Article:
Docker is a containerization tool that enables developers to easily pack, ship, deploy and run their applications.
If your application requires the installation of Node.js, Express, MongoDB, and Redis, you have to manually install these on your machine. Depending on the OS, this can get tedious and many things can go wrong.
However, with Docker, all those configurations, services, dependencies are installed and all you have to do is run the image in a container. You no longer have to directly install anything yourself.
- File that holds the source code, configurations, dependencies, tools, etc needed to actually run the program
- This is the actual package/artifact that can be moved around.
- A virtualized environment created during runtime that actually runs the image.
- The container actually runs the image in its own virtual environment.
To understand Docker, we need to understand the Operating System and it's layers.
The application layer is everything you interact with. This would include any desktop applications, IDE's, internet, etc. This application layer runs on top of the Kernel.
This OS Kernel handles device management, memory management, resource management, and accesses computer resources. It communicates with the hardware that includes the RAM, CPU, etc.
- With Docker, the application layer is virtualized.
- Docker Containers run/start faster!
- Images are smaller.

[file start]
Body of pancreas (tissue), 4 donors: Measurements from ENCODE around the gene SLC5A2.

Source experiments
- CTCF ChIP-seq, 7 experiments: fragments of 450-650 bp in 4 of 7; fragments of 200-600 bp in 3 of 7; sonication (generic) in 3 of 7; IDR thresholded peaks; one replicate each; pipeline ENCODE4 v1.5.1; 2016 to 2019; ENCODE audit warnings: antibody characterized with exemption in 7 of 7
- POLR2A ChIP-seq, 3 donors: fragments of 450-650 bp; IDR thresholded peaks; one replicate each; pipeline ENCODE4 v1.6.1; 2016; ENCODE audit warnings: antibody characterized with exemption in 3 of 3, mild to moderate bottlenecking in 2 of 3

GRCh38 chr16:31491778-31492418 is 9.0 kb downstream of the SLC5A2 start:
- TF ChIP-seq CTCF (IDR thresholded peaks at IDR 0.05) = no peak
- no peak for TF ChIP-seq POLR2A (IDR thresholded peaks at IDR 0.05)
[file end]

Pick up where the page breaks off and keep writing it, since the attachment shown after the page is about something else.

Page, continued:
- A VM virtualizes both the application layer AND Operating System Kernel.
- A VM can run an operating system on any host machine. However, with Docker, you can't.
- When you install Docker, you install the Docker Engine under the hood.
The Docker Engine is comprised of three components:
- Responsible for pulling images
- Responsible for managing images and containers
- Responsible for interacting with docker server
- This is the client that is responsible for executing
- This is the client that is responsible for executing docker commands
- Docker uses a client-server architecture.
- Docker's client (CLI) talks to the Docker server(daemon) which does the heavy lifting of building, running, distributing your containers.
- When we talk about the daemon, it is simply a process called dockerd running in the background waiting for any requests by the API
- The docker daemon (dockerd) listens for Docker API requests and manages docker objects(images, containers, networks, and volumes).
- A daemon can also communicate with other daemons to manage the services.
- Responsible for pulling images and managing container life-cycle.
- Responsible for persisting data in containers when a container stops running or something goes bad.
- Responsible for configuring networks for container communication
- The functionality of building docker images.